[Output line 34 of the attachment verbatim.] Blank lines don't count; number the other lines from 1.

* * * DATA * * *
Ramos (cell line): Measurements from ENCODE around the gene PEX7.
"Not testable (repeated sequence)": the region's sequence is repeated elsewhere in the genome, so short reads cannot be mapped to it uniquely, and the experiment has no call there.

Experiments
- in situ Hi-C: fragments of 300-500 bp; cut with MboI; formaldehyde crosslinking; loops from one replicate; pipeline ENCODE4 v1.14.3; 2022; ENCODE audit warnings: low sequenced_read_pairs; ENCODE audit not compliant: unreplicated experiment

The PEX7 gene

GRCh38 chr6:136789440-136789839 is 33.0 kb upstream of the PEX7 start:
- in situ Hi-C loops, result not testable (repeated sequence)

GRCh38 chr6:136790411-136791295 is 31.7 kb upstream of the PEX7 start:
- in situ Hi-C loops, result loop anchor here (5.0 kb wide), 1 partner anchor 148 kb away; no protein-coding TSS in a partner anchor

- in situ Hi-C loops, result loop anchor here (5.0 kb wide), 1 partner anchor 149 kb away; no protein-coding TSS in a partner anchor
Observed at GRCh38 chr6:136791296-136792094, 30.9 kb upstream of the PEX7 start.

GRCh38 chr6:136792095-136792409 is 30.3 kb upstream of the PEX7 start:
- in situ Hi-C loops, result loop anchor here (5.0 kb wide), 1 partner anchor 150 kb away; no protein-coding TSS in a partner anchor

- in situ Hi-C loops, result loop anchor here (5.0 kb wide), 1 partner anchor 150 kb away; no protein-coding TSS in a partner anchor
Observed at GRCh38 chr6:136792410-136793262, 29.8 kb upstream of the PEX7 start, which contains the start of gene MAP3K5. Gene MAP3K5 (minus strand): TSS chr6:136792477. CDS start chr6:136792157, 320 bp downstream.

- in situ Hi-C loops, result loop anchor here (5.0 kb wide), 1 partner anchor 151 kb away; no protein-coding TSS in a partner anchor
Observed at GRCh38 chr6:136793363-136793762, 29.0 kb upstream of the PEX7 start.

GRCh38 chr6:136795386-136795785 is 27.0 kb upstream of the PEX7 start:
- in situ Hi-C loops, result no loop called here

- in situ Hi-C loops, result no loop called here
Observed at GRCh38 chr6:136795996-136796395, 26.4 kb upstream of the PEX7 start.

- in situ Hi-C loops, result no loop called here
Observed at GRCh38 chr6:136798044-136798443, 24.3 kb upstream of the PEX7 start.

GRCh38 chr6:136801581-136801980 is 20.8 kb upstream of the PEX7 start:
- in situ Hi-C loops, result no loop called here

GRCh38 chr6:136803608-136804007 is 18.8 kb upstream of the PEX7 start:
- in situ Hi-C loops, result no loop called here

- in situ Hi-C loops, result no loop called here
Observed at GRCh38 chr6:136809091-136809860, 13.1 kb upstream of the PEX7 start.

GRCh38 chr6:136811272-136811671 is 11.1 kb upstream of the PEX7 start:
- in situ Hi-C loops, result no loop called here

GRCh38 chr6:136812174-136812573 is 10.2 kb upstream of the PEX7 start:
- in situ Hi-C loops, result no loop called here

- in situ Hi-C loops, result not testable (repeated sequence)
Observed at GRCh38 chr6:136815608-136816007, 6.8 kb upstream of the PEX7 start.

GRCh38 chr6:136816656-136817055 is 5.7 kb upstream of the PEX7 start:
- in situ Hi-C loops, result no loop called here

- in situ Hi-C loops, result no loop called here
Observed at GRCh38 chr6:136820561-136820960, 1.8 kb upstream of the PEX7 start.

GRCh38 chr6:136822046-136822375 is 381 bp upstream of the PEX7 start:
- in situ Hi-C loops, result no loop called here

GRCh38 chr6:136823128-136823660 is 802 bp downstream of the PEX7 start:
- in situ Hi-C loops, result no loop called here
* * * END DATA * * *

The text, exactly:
- in situ Hi-C loops, result not testable (repeated sequence)